Make sure you state that it is a rotation. Then give the angle of rotation and if necessary the direction of rotation. Also give the coordinates of the centre of rotation.

**Rotation** 180^o **about the point** (0,1)

Since the rotation is a half-turn, no direction is needed.

Since the rotation was 180^o, if we connect the vertices in corresponding pairs, these lines all cross at the centre of rotation.

Describe the rotation of shape A to shape B

**Trace the shape.**

Use a pencil and trace the object shape onto a piece of tracing paper.

**Rotate the tracing paper.**

**Write down the description.**

Make sure you state that it is a rotation. Then give the angle of rotation and if necessary the direction of rotation. Also give the coordinates of the centre of rotation.

**Rotation** 90^o ** clockwise about the point** (-1,-1)

**Rotate with the correct angle**

Adding a small arrow onto your tracing paper can help to rotate the shape by the correct angle.

**Clockwise and anticlockwise**

You may need to look at a clock to remind yourself of the difference between clockwise and anticlockwise.

**The origin**

The origin of a coordinate grid has the coordinates (0,0) . It is commonly denoted as O. It is used often as the centre of enlargement.

**Position of the centre of rotation**

The centre of rotation can be within the object shape.

E.g.

**Alternative angles and directions**

A rotation of 270^o clockwise is a correct alternative to 90^o anti-clockwise.

A rotation of 270^o anti-clockwise is a correct alternative to 90^o clockwise.

1. Rotate the shaded shape 180^o about the centre of rotation:

The object shape has to be rotated a half-turn. It needs to have been rotated about the centre of rotation. It can not have been reflected.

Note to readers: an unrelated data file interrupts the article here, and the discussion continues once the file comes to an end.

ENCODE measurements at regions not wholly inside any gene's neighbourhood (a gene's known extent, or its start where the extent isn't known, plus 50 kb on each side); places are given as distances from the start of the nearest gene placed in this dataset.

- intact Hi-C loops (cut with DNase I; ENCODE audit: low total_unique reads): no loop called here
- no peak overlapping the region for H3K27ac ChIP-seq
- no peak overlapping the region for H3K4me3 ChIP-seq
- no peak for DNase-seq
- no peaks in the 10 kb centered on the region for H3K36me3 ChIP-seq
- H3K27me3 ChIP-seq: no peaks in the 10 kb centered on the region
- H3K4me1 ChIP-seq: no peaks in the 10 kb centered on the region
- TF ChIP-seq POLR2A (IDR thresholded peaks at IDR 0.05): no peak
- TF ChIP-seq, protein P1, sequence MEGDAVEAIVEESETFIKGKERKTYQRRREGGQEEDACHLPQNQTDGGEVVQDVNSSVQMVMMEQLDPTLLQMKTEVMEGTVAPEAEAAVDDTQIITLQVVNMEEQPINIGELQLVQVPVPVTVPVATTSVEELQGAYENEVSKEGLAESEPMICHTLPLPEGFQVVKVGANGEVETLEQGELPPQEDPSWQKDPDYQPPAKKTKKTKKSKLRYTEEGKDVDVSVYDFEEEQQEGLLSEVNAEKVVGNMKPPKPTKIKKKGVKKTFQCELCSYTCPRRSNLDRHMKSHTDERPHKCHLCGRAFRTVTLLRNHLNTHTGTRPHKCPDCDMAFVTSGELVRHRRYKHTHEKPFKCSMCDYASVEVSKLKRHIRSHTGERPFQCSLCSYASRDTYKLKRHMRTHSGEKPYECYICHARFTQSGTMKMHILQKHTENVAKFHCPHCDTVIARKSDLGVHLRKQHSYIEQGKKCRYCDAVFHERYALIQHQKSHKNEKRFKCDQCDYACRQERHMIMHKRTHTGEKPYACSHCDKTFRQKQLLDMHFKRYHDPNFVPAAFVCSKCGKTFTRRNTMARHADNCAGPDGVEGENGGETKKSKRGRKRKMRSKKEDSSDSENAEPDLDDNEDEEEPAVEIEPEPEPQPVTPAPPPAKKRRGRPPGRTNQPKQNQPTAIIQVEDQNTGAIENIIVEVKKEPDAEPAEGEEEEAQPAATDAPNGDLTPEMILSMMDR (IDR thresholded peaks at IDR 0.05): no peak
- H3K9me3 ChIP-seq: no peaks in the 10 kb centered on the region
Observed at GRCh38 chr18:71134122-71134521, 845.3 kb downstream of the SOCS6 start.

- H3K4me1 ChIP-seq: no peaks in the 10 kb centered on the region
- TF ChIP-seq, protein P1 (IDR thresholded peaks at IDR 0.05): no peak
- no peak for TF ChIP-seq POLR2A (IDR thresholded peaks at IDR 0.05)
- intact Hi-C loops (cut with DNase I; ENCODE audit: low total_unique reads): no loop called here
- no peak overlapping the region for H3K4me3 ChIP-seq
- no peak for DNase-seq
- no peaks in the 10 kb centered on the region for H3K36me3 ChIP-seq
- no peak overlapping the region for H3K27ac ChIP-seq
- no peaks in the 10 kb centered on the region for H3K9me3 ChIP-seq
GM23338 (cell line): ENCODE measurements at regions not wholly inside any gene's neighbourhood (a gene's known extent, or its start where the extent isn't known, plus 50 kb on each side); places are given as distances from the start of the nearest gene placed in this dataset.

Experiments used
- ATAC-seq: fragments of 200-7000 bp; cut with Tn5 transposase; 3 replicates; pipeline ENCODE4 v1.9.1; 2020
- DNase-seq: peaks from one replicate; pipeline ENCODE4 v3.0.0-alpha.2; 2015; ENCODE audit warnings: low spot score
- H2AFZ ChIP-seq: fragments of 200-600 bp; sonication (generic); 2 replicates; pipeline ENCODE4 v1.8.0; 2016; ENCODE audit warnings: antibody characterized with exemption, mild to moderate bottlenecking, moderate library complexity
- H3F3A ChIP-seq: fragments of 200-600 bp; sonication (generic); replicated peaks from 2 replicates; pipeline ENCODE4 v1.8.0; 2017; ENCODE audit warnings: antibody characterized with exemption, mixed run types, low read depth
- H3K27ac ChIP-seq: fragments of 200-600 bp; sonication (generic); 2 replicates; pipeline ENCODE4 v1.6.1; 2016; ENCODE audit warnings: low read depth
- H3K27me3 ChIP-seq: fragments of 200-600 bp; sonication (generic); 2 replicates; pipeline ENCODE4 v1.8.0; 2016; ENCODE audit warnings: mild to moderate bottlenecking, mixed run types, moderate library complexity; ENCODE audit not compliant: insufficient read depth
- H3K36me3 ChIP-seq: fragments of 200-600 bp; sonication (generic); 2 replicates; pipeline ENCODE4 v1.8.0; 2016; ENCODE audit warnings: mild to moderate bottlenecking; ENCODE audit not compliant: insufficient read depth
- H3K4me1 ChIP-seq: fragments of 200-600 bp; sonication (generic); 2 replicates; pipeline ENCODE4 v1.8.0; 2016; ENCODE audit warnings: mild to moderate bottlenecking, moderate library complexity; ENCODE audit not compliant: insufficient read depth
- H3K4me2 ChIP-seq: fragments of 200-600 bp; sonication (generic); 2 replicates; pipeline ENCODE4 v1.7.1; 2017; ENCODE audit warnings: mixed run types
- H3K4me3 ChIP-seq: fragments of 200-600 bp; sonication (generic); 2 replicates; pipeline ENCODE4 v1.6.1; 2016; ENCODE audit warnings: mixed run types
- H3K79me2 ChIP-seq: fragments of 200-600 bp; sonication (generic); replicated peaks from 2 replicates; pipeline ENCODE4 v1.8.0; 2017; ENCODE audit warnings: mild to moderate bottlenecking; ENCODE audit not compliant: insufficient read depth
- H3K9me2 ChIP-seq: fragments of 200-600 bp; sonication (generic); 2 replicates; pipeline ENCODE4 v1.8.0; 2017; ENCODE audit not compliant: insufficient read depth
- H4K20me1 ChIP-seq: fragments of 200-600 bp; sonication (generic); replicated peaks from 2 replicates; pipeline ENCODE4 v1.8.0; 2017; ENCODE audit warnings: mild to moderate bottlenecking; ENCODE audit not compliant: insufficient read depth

2. Rotate the shaded shape 90^o anti-clockwise about the centre of rotation:

The object shape has to be rotated 90^o anticlockwise. The centre of rotation should be used. The additional extra dotted lines may help to make this rotation clearer.

3. Rotate the shaded shape 90^o clockwise about (0,0):

The object shape has to be rotated 90^o clockwise. The centre of rotation should be the Origin. The additional extra dotted lines help to make this rotation clearer.

4. Rotate the shaded shape 180^o about (-1,0):

The centre of rotation should be the (-1,0). The additional extra dotted lines help to make this rotation clearer.

5. Describe the rotation of shape A to shape B

Rotation

90^o clockwise

About (1,1)

Rotation

90^o clockwise

About the origin

Rotation

90^o anticlockwise

About the origin

Rotation

90^o anticlockwise

About (1,1)

Make sure you know which is the original, object shape and which is the image shape. The additional extra dotted lines help to make this rotation clearer. The centre of rotation is (0,0), the origin.

Be careful with the direction of the rotation, or you may give the inverse. The inverse would give the rotation of the image to the object.

6. Describe the rotation of shape A to shape B

Rotation

180^o

About (1,1)

Rotation

90^o anticlockwise

About the origin

Reflection

180^o

About (0,0)

Rotation

180^o

About (-1,-1)

Make sure you know which is the original, object shape and which is the image shape. Since this is a half-turn the direction of the 180^o is not needed.

The additional extra dotted lines help to make this rotation clearer. The centre of rotation is (-1,-1).

1. On the grid, rotate the kite 90^o clockwise about the point O.

**(2 marks)**

Show answer

For any rotation of 90^o

**(1)**

For a rotation of 90^o and in the correct direction and about the correct centre of rotation

**(1)**

2. Rotate the triangle 90^o anti-clockwise about (0,0)

**(2 marks)**

Show answer

For any rotation of 90^o

**(1)**

For a rotation of 90^o but in the correct direction and about the correct centre of rotation

**(1)**

3. Describe fully the single transformation which maps triangle **A** onto triangle **B.**

**(3 marks)**

Show answer

Rotation

For stating the transformation is a rotation

**(1)**

180^o

For giving the angle, the direction is not needed

**(1)**

About the point (3,4) but in the correct direction and about the correct centre of rotation

**(1)**

You have now learned how to:

- Rotate 2D shapes on a grid
- Rotate 2D shapes on a coordinate grid given a centre of rotation
- Describe fully a rotation of a 2D shape

Beyond the scope of GCSE mathematics is three-dimensional rotation, also known as 3D rotation which includes quaternion rotation. Euler angles are used in 3D rotation. We can also use matrices to help us with more complex rotations; one of these is known as a rotation matrix.

Prepare your KS4 students for maths GCSEs success with Third Space Learning. Weekly online one to one GCSE maths revision lessons delivered by expert maths tutors.

Find out more about our GCSE maths tuition programme.